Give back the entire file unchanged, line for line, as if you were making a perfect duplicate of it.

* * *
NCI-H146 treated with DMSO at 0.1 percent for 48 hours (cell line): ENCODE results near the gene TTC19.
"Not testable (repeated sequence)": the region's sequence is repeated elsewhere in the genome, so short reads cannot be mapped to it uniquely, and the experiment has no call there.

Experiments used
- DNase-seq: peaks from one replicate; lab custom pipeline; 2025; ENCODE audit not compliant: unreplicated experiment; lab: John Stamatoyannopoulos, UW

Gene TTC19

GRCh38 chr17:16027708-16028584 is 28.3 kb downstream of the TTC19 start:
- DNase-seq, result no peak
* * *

NCI-H146 treated with DMSO at 0.1 percent for 48 hours (cell line): ENCODE results near the gene TTC19.
"Not testable (repeated sequence)": the region's sequence is repeated elsewhere in the genome, so short reads cannot be mapped to it uniquely, and the experiment has no call there.

Experiments used
- DNase-seq: peaks from one replicate; lab custom pipeline; 2025; ENCODE audit not compliant: unreplicated experiment; lab: John Stamatoyannopoulos, UW

Gene TTC19

GRCh38 chr17:16027708-16028584 is 28.3 kb downstream of the TTC19 start:
- DNase-seq, result no peak